Though there are 3.5 million Arab-Americans now, according to an estimate by the Arab American Institute, the 2000 census counted 1.3 million and of those only 38,000 identified themselves as "Iraqi." What's more, 63 percent of Arab-Americans are Christians, reflecting decades of migration from Levantine countries such as Lebanon.
Though it's still easier for Iraqi Christians to get into the US because of family ties, and the estimated 1 million Iraqi Christians are disproportionately represented among refugees, they still make up, at most, 5 percent of Iraq's population. So if the United States does decide to take in a large number of Iraqis, the traditional Christian tilt of Arab Americans will be substantially shifted.
While a defeat like the one the US and its south Vietnamese allies suffered in that war is unlikely in Iraq, US military commanders, including Gen. David Petraeus, have estimated the fight there could last another decade. In addition to the 2 million Iraqis living in limbo, mostly in Syria and Jordan, the UN estimates another 2 million Iraqis have been internally displaced.
So far, the Iraqis have had few options. One of the major recipients of refugees since the war began has been Sweden, which accepted 9,000 Iraqis last year. This year, Sweden's migration minister estimates 20,000 will be accepted. But people working on refugee issues in the region say there's a dawning awareness that what was at first thought to be a temporary problem now needs durable solutions. "At the start of the war, there was still this notion that most of those who'd left Iraq would eventually be returning home," says Rana Sweis, a spokeswoman for the UNHCR in Amman. "But it's become clear that we need to face reality."A member of another group who works with Iraqi refugees, who asked not be named said: "It's never as fast as you'd like, and the US is so far doing very little to open its doors. But is it getting faster? Yes."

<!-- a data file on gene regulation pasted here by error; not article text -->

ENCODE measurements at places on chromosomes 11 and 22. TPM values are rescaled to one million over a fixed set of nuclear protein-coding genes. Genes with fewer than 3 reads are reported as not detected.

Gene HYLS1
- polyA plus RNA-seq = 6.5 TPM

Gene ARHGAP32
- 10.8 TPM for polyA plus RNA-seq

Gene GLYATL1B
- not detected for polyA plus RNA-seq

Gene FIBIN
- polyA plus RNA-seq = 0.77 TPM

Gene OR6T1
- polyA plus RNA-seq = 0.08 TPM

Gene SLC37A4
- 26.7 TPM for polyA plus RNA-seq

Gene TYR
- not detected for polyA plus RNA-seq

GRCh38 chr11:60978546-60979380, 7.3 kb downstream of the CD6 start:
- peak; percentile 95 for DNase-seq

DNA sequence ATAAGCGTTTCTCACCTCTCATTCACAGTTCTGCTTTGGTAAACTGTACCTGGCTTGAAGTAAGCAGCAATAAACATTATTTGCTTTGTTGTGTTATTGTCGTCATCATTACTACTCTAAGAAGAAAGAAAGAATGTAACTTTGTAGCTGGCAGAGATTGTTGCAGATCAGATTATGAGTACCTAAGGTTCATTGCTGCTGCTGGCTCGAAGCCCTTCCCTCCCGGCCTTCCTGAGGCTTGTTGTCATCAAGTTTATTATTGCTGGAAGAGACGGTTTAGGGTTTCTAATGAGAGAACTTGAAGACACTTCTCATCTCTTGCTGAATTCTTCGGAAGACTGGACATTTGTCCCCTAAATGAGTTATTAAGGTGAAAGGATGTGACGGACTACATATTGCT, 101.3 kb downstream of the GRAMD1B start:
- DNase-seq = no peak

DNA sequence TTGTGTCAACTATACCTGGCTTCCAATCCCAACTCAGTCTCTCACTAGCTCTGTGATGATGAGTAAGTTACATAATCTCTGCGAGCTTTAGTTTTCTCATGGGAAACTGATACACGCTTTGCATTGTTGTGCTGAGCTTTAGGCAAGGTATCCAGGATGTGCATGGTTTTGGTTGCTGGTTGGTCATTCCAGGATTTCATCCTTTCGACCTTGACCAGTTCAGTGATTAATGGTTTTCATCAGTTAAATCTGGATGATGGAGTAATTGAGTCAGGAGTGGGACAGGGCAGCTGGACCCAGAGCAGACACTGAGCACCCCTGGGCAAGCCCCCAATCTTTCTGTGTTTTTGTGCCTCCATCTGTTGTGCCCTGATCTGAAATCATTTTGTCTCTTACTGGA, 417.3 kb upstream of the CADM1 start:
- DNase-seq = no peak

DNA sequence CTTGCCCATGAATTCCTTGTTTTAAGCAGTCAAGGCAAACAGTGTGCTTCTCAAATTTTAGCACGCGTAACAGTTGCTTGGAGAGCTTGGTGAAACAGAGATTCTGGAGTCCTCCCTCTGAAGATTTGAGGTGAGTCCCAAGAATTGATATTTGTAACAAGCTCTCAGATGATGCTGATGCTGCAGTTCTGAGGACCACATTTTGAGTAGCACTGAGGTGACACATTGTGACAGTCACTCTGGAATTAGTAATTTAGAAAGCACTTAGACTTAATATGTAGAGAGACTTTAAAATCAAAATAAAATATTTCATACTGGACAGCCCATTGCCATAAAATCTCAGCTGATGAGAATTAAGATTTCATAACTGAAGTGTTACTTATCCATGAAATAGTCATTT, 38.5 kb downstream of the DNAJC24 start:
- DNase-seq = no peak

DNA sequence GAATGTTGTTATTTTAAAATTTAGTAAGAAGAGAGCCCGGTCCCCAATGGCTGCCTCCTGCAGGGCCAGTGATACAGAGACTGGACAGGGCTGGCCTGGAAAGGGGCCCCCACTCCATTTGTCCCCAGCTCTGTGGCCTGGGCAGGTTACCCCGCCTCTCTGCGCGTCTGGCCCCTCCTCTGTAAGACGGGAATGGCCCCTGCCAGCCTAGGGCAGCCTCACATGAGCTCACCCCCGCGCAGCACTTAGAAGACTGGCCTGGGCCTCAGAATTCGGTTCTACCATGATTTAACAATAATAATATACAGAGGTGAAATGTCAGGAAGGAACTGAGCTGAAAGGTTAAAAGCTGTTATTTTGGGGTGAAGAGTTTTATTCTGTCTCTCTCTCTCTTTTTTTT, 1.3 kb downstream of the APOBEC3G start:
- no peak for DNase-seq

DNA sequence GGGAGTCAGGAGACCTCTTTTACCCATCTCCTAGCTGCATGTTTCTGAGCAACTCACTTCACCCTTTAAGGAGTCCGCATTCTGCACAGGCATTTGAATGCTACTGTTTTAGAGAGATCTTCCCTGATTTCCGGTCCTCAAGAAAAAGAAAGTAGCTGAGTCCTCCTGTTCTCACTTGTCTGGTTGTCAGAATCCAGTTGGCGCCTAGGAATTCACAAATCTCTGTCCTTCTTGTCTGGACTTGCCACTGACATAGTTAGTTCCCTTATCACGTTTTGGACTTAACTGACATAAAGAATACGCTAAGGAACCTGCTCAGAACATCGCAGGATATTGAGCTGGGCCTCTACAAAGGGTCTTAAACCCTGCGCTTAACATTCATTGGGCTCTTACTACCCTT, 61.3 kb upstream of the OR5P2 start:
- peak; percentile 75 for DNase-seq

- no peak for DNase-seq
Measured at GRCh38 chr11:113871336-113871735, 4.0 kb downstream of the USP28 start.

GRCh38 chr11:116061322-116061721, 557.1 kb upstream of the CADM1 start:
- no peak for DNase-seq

For the moment, the vast majority of Iraqi refugees have yet to register with the UNHCR, the first step in legal immigration to a third country, if they make a convincing case they would face reprisals if they return home. In Jordan, only about 33,000 are registered and in Syria, which is host to 1.4 million Iraqi refugees, just 89,000 have registered. But the pace of registrations is surging. On a typical day last week, about 200 Iraqis lined up outside UNHCR's Amman office to begin the process.
Accepting refugees isn't as simple as giving them a visa. Families coming to the US receive free plane tickets and a living stipend while they get on their feet, but they're expected to start paying this money back once they get a job. In all, the US spends about $800 million a year on refugees, though much of this is to improve living conditions in refugee camps overseas. The US will accept 70,000 refugees in total this year.
For now, the Abbas family is apprehensive about what lies ahead, but are glad to be getting out of Jordan. "I can't work here; we can't become Jordanian citizens, so it's a relief to get away and start rebuilding," says Abbas. His biggest worry is his wife, who doesn't speak English. "She's like a tree with her roots in Baghdad, and we've pulled up the roots."
The family is receiving a small fund of money provided by Monitor readers but left behind a Baghdad home and land that Abbas doubts they'll ever be able to sell.For her part, Mrs. Abbasis worried about school for their 12, 11, and 6-year old daughters: Will they fall behind until they learn English? Will Suzanne, almost a year old and born in Jordan, ever learn Arabic? The family is also a little worried about the reputed frigid Michigan winters - all accept for 6-year old Manar: "I'll be able to make snowballs and throw them at my sisters," she says with a giggle.